In this photo illustration, smoke from a cannabis oil vaporizer is seen as the driver is behind the wheel of a car in North Vancouver, B.C., on November 14, 2018.

Federal government funds millions to help B.C. police spot drugged driving

Many police departments have expressed wariness about using the only government-approved roadside test

The federal government is boosting funding to help British Columbia police officers recognize drug-impaired drivers, months after it legalized recreational cannabis.

Border Security and Organized Crime Reduction Minister Bill Blair announced funding of $10.1 million over five years to increase the number of officers trained in field sobriety testing and drug recognition.

READ MORE: Early data suggests no post-legalization spike in drug-impaired driving charges

Blair told reporters at a news conference at the Vancouver Police Department that those who believe they aren’t impaired after consuming cannabis are dangerously misinformed and they will be caught.

The funding is part of $81 million announced by the Canadian government for provinces and territories to support road safety and other public initiatives.

The Canadian Press has canvassed police forces across the country and many reported no noticeable spike in stoned driving since legalization, including the Vancouver Police Department.

Many police departments have expressed wariness about using the only government-approved roadside test, the Drager DrugTest 5000, over concern about how its results will hold up in court.

READ MORE: Impaired driving laws creates different classes of offenders, says B.C. lawyer

Drager has defended its test, saying it was never designed to test for impairment, but to identify the presence of THC, the chemical responsible for the high in cannabis, and it’s just one tool of many that police use to assess road safety.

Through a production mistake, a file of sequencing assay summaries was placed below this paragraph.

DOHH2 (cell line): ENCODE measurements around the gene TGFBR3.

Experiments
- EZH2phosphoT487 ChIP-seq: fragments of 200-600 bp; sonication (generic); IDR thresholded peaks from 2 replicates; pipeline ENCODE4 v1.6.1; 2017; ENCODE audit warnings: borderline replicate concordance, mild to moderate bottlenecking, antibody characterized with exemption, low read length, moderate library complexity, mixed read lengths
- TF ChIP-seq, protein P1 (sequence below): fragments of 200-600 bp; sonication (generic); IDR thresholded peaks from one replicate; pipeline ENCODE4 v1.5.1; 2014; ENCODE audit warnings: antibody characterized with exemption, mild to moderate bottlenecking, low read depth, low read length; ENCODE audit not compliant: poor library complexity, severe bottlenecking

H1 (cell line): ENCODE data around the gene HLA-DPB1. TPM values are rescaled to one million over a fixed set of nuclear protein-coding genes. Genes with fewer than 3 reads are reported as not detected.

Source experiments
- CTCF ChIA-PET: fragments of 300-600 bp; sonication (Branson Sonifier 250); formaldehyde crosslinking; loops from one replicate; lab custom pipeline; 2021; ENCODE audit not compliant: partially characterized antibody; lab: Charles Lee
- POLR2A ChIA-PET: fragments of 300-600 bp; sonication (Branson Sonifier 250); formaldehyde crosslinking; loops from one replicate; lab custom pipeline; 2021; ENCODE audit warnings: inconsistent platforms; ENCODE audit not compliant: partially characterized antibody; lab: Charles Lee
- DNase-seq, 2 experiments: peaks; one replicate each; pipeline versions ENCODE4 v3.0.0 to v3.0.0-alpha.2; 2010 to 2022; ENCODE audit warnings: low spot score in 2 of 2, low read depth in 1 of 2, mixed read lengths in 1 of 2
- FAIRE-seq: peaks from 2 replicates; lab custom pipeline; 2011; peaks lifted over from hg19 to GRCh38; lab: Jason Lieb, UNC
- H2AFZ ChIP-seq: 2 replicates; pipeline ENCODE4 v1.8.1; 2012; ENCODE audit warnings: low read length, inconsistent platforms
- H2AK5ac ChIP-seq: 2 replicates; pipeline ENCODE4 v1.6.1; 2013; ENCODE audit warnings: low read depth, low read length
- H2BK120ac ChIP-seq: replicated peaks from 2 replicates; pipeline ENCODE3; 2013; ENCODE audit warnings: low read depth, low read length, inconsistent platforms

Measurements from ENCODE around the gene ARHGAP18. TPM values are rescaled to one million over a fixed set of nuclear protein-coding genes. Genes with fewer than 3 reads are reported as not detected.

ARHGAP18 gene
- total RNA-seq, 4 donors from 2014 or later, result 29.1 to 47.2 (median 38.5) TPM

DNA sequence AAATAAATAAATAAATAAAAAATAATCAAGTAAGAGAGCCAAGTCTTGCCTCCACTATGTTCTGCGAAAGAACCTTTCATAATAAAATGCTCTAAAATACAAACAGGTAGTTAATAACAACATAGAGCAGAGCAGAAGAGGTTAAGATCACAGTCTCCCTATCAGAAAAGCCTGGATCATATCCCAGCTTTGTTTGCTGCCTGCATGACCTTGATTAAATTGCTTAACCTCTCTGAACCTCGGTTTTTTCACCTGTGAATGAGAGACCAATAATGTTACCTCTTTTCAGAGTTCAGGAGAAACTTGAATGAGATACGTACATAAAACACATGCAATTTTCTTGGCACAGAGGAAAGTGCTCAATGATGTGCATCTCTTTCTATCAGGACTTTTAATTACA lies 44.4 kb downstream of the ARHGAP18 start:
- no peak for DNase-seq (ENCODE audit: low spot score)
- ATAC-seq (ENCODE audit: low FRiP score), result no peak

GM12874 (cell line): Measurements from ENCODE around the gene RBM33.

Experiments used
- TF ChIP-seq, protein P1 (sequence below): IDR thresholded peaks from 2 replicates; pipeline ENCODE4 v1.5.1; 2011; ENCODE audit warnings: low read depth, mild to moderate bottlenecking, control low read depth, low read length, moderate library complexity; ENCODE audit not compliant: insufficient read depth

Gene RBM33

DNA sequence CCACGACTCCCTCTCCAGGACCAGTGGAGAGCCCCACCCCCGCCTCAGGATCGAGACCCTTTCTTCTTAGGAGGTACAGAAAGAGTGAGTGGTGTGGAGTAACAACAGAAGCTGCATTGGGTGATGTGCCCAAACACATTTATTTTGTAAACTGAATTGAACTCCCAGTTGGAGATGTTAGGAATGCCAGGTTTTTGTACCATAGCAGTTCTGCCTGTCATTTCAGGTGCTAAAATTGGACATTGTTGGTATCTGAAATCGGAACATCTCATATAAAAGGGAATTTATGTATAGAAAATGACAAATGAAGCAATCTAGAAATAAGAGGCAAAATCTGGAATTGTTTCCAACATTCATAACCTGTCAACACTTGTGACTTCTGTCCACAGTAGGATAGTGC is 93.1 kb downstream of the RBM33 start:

The Canadian Press

Like us on Facebook and follow us on Twitter.

Just Posted

Ucluelet approves RVs as temporary housing solution for fish plant workers

“We are hoping for the best. Everybody has to support each other here.”

Ucluelet Chamber of Commerce champions unique staff housing solution

“It was a win-win situation for all of us.”

Tofino mayor cheers provincial government’s plastics survey

Mayors of Tofino, Victoria, Squamish and Rossland collaborate on letter.

Youth lead Ucluelet Cemetery nameplate project

Students navigate maps and scour local archives over three years to honour deceased.

Trudeau vows to stand firm against ‘increasingly assertive’ China

China has accused Canada of meddling in its affairs

Kelly Ellard gets day parole extended for six more months

Ellard was convicted of killing 14-year-old Reena Virk in 1997

New study suggests autism overdiagnosed: Canadian expert

Laurent Mottron: ‘Autistic people we test now are less and less different than typical people’

B.C. hockey player excited to join Humboldt Broncos

Defenceman Sebastien Archambault played last two seasons with Junior B Sicamous Eagles.

Huawei executive’s defence team alleges Canadians were ‘agents’ of the FBI

eng’s arrest at Vancouver’s airport has sparked a diplomatic crisis between Canada and China

Trans Mountain gives contractors 30 days to get workers, supplies ready for pipeline

Crown corporation believes the expansion project could be in service by mid-2022

On vaccines, abortion, Goop, doctor Jen Gunter says: ‘I have a duty to speak up’

She speaks out on menstruation, the wellness industry and vaccines

Rosemount cooked diced chicken linked to listeria case in B.C.

The symptoms of listeria include vomiting, nausea, fever, muscle aches

B.C. seniors allowed more choice to stay in assisted living

Province doesn’t need to wait for a complaint to investigate care, Adrian Dix says

Most Read